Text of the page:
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The commission for Public Art Norway coincided with Bugge´s ongoing doctoral project, The Other Wild, at the Oslo Academy of the Arts (KHIO), in connection with which she had previously, among other things, initiated a workshop with the inmates of Oslo Prison.
As well as serving as a guide to the 76 bronze casts embedded in the walls of the two prisons, this book contains texts by inmates, which were written in collaboration with Sara Orning and Ingvild Hellestrand of Monsternettverket and a text by Liv Bugge. The book will be distributed outside the prisons, and will also be available in each of the 292 cells that today comprise the total capacity of Eidsberg and Ullersmo Prisons.
Eds. Liv Bugge, Elin Maria Olaussen and Karen Christine Tandberg
With contributions by
Benjamin, Claudiu, Haagi, Jatt, Jimmy, Jørn, M, Mantas, Marius, Per Erik, Tommy, Umit and Monsternettverket by Sara Orning and Ingvil Hellestrand
Texts by Liv Bugge
Design by Carl Gürgens
Print: Livonia Print
Photos by Istvan Virag / Liv Bugge
English edit and translation by Fidotext
Norwegian edit by Thomas Reinertsen Berg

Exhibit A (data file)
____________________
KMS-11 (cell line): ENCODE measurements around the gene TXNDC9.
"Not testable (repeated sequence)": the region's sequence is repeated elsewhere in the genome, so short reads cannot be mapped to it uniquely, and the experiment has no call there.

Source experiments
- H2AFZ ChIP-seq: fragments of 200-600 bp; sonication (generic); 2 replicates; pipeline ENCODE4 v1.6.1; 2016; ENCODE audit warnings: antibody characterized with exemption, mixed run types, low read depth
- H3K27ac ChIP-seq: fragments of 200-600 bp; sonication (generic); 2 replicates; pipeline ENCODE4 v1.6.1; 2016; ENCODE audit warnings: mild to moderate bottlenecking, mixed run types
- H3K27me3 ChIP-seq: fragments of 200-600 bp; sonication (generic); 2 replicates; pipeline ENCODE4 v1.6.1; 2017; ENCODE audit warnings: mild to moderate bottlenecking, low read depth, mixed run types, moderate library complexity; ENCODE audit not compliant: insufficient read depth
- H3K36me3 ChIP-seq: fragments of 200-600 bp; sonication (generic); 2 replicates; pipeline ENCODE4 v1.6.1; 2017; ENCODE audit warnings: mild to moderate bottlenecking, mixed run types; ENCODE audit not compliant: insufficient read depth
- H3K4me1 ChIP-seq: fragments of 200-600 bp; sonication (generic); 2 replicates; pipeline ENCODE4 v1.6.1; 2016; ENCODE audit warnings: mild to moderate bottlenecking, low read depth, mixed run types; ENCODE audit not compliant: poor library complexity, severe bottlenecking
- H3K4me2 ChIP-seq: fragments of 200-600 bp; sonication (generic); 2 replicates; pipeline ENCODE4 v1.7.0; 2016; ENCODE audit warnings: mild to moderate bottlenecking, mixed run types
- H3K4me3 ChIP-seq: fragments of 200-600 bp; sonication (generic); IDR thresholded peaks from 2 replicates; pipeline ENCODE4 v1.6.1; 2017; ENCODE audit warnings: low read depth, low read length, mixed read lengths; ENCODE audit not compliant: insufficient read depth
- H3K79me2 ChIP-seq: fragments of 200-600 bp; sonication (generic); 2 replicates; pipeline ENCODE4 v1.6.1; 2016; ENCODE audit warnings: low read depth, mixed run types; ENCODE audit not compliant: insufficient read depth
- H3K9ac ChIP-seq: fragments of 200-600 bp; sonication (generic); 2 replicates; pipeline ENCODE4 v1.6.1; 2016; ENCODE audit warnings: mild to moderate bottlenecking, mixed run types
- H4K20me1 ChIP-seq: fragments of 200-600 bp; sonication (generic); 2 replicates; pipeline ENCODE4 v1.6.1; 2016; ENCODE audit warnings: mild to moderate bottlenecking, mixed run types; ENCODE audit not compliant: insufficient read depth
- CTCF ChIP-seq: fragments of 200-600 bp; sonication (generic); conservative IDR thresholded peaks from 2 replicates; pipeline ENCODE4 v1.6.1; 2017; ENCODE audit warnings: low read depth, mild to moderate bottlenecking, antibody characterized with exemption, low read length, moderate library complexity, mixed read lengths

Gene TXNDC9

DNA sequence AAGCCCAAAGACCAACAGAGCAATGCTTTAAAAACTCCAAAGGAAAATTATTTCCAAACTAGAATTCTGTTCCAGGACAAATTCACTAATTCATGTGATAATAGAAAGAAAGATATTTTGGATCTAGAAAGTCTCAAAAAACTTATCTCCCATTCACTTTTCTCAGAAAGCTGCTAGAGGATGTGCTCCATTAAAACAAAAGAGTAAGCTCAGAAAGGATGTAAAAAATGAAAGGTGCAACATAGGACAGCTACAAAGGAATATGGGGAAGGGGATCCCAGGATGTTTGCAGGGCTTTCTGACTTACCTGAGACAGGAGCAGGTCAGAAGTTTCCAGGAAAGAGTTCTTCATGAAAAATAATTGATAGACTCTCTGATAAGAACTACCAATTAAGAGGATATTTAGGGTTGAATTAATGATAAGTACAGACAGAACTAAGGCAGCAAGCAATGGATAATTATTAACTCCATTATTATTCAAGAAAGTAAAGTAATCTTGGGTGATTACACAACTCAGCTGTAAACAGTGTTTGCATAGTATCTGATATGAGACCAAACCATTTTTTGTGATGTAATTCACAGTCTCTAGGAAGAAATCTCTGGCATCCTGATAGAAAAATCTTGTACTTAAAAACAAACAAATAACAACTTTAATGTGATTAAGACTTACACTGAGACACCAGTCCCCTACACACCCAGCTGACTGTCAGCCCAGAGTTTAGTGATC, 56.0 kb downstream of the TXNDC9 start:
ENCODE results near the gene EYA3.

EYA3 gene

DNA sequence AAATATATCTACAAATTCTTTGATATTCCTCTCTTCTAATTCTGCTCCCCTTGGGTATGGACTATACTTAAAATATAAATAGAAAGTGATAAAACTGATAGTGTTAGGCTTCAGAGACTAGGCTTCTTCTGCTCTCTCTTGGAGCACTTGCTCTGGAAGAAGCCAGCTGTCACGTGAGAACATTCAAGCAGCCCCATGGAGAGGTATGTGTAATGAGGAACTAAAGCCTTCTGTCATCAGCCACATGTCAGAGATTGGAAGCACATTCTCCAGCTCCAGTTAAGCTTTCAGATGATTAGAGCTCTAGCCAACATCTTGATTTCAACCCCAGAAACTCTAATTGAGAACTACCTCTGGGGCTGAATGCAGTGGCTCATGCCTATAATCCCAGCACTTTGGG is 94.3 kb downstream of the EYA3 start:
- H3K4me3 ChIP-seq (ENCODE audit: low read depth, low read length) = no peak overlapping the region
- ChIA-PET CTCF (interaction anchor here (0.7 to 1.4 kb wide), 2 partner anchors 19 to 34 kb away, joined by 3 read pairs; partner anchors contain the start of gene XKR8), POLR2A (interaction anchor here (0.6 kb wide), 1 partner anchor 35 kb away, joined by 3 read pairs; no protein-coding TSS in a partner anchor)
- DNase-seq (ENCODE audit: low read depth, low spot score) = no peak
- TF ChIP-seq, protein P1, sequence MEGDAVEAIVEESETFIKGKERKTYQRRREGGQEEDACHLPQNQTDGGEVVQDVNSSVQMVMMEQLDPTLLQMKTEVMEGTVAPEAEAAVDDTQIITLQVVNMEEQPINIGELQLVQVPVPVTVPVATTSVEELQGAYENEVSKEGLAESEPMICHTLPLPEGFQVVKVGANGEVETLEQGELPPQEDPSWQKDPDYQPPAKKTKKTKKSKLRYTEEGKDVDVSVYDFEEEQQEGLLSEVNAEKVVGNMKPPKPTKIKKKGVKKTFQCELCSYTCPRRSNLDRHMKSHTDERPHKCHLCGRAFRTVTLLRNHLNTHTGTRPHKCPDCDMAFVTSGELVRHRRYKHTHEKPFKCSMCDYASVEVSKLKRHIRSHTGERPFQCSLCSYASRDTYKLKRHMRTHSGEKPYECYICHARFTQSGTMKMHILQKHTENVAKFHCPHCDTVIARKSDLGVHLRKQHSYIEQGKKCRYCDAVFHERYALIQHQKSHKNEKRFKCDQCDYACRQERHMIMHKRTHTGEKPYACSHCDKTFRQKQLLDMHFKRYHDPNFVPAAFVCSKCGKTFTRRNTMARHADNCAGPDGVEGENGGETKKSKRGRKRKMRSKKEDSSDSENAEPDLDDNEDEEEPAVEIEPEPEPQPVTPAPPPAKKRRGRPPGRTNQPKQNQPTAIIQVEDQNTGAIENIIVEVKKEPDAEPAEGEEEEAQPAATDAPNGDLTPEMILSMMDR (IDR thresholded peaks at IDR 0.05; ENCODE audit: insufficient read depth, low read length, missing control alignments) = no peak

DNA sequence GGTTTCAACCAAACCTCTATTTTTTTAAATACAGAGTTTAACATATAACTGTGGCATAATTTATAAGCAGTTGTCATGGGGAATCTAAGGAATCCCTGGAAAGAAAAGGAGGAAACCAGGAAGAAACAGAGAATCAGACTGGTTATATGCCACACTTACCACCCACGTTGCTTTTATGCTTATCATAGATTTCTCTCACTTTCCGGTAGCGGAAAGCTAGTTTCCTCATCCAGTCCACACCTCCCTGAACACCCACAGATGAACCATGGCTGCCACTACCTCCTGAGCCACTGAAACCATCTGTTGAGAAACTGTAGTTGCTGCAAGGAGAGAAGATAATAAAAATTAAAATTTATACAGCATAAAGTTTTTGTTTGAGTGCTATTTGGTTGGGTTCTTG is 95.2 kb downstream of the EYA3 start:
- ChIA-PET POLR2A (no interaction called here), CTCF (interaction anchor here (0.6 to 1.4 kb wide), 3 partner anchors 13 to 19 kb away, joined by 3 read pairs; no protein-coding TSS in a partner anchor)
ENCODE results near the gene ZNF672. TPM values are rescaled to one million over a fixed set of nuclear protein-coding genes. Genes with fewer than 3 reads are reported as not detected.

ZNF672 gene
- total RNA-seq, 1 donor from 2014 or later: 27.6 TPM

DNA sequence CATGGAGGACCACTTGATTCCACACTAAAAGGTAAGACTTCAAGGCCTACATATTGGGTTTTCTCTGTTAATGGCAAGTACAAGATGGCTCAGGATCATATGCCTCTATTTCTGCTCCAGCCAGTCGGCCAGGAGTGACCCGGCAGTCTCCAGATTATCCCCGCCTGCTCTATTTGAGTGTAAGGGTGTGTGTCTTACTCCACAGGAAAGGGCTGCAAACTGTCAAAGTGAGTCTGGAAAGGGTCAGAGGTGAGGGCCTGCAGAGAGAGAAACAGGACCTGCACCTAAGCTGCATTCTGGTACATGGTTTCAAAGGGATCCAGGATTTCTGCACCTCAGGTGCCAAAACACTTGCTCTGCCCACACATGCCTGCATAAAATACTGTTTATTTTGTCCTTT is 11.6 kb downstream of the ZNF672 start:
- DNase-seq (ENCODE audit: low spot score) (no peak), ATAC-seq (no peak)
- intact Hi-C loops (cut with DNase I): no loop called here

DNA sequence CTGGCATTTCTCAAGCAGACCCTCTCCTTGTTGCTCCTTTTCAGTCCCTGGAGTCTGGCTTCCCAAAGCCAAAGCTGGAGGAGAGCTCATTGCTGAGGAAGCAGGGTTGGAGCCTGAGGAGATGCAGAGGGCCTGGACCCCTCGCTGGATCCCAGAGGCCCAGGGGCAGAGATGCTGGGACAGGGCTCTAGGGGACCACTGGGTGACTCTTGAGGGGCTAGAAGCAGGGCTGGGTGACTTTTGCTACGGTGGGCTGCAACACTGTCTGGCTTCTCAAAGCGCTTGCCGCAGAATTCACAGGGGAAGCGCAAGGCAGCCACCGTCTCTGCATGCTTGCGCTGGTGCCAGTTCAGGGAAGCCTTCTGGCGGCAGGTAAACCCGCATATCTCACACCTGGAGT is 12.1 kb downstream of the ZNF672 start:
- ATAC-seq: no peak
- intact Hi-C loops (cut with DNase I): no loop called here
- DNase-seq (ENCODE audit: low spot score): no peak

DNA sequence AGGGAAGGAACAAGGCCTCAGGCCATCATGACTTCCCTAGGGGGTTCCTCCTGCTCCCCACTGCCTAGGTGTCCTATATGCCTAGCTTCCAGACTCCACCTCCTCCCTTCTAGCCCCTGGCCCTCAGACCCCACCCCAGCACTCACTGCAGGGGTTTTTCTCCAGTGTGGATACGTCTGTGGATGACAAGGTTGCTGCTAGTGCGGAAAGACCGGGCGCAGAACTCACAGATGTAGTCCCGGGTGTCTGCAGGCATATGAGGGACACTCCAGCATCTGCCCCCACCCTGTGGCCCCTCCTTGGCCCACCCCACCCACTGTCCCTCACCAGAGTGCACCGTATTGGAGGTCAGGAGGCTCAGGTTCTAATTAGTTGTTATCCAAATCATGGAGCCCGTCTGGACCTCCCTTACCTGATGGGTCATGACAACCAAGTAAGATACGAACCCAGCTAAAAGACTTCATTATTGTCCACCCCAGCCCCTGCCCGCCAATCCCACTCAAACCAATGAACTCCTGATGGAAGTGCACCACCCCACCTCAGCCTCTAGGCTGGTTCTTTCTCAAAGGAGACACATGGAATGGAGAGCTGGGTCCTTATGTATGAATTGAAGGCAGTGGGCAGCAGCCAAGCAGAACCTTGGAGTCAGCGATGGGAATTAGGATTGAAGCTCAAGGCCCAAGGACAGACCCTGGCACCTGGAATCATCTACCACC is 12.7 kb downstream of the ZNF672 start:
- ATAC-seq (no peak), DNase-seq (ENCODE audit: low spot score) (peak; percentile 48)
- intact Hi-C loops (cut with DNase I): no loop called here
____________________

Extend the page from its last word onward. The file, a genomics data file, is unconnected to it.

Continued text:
Language: Norwegian / English
ISBN: 978 82 93033 16 5
Published by KORO, 2018
The surplus of the book will be donated to WayBack
To accept theirs, to make it mine, to wish it for myself
This book forms part of Liv Bugge´s artwork To accept theirs, to make it mine, to wish it for myself developed and produced under the auspices of Public Art Norway (KORO) in connection with the construction of new cell blocks at Eidsberg and Ullersmo Prisons.
In To accept theirs, to make it mine, to wish it for myself , Bugge takes as her starting point the idea that touch and the traces left by human bodies are a form of linguistic expression. Working in collaboration with inmates, Bugge sought out, and made casts of, physical traces left by former inmates: worn or vandalised surfaces and marks scratched into the walls. These casts were then made into positive or negative bronze casts that were reinserted into the buildings. This work investigates past interactions between human bodies and the surfaces in the prisons, and the traces left behind. By recording and making casts of these traces, Bugge transcribes what could be described as a physical language. The process was a kind of archaeological project that revealed incidences of former inmates´aggression: opinions scratched into surfaces: or quite simply traces or wear resulting from, for example, a person having sat in a particular way over a long period. The project attributed value to these forms of physical expression, which otherwise would have been erased, and the impressions made precious by being reinserted into the buildings as mini- monuments, instead of being removed.